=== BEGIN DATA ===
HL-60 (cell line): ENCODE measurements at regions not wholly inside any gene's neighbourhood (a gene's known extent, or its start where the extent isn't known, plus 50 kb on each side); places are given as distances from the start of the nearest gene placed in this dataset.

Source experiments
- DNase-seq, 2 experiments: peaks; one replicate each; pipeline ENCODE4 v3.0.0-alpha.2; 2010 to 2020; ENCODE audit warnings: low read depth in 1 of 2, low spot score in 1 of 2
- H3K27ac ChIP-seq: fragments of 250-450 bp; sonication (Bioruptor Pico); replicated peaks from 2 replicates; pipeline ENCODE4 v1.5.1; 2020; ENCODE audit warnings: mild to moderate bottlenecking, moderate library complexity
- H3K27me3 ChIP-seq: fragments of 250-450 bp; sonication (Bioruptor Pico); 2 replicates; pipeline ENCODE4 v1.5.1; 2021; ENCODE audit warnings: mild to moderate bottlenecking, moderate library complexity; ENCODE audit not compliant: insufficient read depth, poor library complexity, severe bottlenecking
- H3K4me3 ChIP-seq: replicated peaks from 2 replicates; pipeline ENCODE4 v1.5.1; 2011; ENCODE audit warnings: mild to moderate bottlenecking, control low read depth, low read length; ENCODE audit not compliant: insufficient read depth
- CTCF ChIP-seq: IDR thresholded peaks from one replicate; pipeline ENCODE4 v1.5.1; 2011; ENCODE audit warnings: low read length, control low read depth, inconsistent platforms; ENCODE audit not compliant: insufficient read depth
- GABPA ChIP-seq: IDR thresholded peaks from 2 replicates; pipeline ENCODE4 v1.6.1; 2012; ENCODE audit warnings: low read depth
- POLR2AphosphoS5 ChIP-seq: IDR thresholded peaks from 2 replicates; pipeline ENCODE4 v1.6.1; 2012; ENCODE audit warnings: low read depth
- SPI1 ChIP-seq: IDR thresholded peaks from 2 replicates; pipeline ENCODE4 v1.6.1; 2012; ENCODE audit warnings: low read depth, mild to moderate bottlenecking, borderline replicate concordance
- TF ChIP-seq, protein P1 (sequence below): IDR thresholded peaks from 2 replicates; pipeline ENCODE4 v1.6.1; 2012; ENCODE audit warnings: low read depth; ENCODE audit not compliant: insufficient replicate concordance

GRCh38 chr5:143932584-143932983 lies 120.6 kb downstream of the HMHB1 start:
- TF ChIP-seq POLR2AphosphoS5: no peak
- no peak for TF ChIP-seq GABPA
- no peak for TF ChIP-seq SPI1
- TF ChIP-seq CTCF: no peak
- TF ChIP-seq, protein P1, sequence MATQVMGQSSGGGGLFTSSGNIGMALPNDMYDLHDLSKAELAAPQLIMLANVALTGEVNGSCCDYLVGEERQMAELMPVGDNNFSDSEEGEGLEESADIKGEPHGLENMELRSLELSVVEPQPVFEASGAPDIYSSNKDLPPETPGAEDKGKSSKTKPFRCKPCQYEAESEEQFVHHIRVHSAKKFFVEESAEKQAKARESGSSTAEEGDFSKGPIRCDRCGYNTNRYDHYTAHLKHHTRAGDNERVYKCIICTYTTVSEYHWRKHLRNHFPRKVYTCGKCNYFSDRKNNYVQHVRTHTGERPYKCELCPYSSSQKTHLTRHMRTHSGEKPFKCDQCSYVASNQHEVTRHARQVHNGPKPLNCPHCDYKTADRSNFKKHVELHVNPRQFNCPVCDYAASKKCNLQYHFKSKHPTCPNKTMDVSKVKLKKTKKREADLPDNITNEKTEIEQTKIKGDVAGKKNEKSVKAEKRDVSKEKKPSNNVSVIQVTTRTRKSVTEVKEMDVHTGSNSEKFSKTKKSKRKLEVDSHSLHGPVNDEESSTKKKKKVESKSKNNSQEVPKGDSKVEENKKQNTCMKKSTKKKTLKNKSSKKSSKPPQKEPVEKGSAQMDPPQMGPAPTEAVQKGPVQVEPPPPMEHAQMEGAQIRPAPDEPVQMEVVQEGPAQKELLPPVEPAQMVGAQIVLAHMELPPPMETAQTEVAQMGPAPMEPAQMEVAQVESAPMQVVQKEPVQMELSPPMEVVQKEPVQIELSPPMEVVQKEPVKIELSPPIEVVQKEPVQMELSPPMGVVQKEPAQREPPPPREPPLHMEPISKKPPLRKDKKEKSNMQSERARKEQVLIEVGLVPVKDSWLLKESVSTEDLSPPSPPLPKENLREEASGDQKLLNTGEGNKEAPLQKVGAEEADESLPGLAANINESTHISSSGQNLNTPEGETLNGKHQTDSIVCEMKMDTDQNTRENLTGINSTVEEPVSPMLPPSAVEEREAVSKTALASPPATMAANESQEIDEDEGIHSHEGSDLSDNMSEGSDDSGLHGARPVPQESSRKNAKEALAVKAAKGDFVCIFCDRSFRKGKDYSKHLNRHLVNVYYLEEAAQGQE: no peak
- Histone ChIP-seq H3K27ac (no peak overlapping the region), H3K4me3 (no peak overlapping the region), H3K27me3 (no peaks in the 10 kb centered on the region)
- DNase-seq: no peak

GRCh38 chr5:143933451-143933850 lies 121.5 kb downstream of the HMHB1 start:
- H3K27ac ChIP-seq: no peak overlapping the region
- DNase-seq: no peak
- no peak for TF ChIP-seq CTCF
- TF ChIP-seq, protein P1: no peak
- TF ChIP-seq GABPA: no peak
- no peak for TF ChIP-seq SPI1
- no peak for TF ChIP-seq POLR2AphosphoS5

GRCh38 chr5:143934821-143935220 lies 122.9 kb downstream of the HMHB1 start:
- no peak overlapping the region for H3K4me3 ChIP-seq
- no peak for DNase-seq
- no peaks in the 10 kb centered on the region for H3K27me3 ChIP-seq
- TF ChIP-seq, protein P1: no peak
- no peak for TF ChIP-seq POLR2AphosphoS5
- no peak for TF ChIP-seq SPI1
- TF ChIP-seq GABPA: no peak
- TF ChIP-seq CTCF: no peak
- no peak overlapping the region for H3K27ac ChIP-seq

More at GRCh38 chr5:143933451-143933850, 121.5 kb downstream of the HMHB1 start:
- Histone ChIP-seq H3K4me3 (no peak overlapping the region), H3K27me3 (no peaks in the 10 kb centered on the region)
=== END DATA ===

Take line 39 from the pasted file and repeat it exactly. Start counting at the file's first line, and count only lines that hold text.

- Histone ChIP-seq H3K4me3 (no peak overlapping the region), H3K27me3 (no peaks in the 10 kb centered on the region)